By anguillian August 30, 2013 09:39



It may be coincidental, but it is noticeable that since the departure of Governor Harrison, and the termination of Minister Baird’s appointment, the political climate in Anguilla has been generally sunny with brief passing showers and no thunderstorms. Apart from the takeover of our two indigenous banks by the Eastern Caribbean Central Bank, a few weeks ago, things have been relatively calm for several weeks. This may be a sign that better days are just around the corner. It may signal the beginning of an improved relationship with the United Kingdom Government. And it could possibly mean that “now that Eddie is gone” there will be no more internal wrangling in the AUM administration – and our political leaders can now make meaningful progress in the implementation of their development plan for Anguilla. It is conceivable that this improved political mood could result in greater collaboration between leaders both in the ruling administration and in opposition to devise strategies for Anguilla’s economic recovery. But this could all be just wishful thinking on my part.
Like many other Anguillians, I am enjoying the calm and hoping that it is not an overnight guest, but a long term resident. However when, amidst the calm, the news hit Anguilla that Zharnel Hughes had made waves at the Pan American games and earned himself and Anguilla another gold medal in his 100 metre event, this was a welcome disturbance. Zharnel has joined long jumper Shara Proctor in making a name for himself and for Anguilla in the regional and international arena.

How has our Government (past and present) responded to the accomplishments of these athletes and others? Apart from congratulatory remarks from the Ministry and Department of Sports, and the usual meet and greet when successful athletes return home, how has Government recognized and celebrated their success? Nothing has come to my attention which suggests that athletes are recognized and rewarded in tangible ways by Government. This is unacceptable and ought to be rectified with some degree of urgency. There ought to be a policy of some sorts that would outline how athletes ought to be rewarded for various accomplishments. In many countries, including those right here in our region, athletes are treated as national heroes. Some receive monetary rewards, homes, vehicles, land and the like, in recognition of their achievements. Our Government needs to consider something similar.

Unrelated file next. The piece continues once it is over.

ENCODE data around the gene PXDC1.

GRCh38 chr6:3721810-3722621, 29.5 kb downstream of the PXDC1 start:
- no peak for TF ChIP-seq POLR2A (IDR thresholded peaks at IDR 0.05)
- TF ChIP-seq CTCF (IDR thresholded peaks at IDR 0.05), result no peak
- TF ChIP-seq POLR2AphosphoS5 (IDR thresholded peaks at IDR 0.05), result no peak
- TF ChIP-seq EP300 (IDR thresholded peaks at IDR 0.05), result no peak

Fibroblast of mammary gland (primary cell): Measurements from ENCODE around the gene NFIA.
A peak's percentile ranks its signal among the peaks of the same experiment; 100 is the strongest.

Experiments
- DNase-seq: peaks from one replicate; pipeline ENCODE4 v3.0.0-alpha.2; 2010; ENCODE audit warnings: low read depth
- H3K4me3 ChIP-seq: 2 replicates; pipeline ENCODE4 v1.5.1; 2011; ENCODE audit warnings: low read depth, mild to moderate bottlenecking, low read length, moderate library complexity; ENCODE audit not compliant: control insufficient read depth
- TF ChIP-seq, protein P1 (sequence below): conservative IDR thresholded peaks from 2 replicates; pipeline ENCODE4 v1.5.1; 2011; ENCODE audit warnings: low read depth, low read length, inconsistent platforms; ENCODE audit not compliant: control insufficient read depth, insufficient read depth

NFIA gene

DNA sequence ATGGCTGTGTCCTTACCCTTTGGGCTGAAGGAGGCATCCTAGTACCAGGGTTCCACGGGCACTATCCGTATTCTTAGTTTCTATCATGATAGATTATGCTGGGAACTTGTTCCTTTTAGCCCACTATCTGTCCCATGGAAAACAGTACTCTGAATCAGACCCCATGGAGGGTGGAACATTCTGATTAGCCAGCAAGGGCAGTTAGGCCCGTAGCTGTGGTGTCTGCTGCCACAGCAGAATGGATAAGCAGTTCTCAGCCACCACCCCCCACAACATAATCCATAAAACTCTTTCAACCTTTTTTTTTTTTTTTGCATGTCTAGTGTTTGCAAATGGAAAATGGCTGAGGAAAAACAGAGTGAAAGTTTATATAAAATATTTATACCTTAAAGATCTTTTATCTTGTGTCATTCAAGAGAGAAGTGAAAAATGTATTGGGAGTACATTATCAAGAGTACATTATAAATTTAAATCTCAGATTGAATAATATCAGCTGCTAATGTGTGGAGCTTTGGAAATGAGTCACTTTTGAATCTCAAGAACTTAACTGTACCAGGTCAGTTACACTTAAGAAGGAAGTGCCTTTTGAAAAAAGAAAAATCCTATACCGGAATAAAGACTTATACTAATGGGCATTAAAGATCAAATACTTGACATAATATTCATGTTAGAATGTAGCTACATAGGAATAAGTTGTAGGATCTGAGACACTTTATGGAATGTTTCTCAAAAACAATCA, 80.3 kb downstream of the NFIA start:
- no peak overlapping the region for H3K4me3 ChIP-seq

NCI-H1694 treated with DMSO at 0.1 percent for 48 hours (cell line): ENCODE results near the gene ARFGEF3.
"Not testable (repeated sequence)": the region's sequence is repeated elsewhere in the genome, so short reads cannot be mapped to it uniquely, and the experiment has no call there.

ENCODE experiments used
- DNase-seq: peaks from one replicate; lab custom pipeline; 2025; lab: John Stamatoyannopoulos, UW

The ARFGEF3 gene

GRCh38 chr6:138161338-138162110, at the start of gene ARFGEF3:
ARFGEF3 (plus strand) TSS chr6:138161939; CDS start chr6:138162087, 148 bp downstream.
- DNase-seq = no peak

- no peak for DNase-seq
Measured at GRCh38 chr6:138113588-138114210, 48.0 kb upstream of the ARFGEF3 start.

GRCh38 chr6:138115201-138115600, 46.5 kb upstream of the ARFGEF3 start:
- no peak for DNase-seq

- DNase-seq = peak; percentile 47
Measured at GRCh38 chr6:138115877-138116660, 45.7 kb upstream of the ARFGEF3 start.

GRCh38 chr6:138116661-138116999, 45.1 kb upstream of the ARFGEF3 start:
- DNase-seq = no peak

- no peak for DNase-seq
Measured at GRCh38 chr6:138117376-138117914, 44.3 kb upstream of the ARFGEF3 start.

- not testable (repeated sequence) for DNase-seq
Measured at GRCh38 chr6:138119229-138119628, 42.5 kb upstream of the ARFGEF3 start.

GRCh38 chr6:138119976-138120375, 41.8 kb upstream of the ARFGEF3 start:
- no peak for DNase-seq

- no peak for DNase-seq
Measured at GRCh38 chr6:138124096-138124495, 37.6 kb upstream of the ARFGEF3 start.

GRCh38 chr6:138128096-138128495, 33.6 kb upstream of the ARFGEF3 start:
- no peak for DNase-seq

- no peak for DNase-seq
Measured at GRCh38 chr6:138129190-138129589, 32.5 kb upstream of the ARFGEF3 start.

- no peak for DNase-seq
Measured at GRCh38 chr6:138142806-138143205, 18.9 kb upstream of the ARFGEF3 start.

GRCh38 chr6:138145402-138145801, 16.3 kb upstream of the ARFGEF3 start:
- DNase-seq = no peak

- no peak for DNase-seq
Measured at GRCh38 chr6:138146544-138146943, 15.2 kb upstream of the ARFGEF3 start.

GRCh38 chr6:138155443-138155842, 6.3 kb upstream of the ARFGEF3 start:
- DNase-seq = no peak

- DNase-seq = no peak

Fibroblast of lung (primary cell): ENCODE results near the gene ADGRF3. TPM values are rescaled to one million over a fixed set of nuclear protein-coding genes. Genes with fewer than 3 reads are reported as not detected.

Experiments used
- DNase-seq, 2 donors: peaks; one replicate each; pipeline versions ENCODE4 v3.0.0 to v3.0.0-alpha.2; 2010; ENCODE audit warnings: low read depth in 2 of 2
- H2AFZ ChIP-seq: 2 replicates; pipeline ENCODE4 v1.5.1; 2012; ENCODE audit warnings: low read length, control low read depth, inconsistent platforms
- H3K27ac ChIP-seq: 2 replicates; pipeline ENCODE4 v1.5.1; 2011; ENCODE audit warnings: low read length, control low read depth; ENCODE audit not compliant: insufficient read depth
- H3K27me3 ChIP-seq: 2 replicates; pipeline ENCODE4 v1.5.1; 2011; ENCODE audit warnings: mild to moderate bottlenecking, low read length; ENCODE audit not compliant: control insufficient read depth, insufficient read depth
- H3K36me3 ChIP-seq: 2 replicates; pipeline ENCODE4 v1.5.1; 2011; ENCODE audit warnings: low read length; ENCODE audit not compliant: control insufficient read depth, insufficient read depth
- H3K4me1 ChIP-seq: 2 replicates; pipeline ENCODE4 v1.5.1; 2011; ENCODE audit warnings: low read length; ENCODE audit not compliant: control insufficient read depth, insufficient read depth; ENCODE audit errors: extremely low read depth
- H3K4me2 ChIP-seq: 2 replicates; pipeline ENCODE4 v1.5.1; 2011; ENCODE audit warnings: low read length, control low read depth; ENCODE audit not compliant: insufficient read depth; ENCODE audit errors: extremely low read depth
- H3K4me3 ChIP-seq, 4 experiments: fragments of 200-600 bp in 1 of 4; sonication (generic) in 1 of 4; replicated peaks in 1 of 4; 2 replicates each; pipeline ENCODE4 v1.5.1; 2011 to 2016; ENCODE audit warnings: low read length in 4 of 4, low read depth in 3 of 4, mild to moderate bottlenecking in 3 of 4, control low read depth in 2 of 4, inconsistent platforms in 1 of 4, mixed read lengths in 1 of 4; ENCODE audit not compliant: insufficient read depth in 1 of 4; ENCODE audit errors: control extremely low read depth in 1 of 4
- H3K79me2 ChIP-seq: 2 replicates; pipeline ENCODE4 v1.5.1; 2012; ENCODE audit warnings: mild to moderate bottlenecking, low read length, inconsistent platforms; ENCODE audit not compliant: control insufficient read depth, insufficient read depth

Additionally, I would suggest that some investment be made in athletes like Zharnel and Shara, who demonstrate so much talent and promise, so that they could continue to excel. Consideration should be given to providing some funding for their training gear, training programmes, participation in competition etc. There must be something tangible which sends the message to athletes that we recognise that their accomplishments are not only personal, but national accomplishments and we appreciate the fact that they are worldwide ambassadors and promoters of Anguilla.
Paying lip service is not sufficient. We ought to be moving towards a meaningful, unbiased and clear policy for the provision of rewards and incentives to athletes. Maybe, this in itself will raise the profile of sports in the community, highlight its importance to national development and inspire others to view sports as a worthwhile endeavour. Until then, we run the risk of athletes becoming disillusioned with national representation particularly when that representation is only made possible by their personal sacrifice and the support of their sporting associations – and the only immediate reward for it is their personal accomplishment and gratification.

When all is calm, it is often a good time for reflection. I would encourage our Government, and anybody who has the power to effect change in this area, to use this time to develop a workable policy for rewarding our athletes. They deserve it.

By anguillian August 30, 2013 09:39


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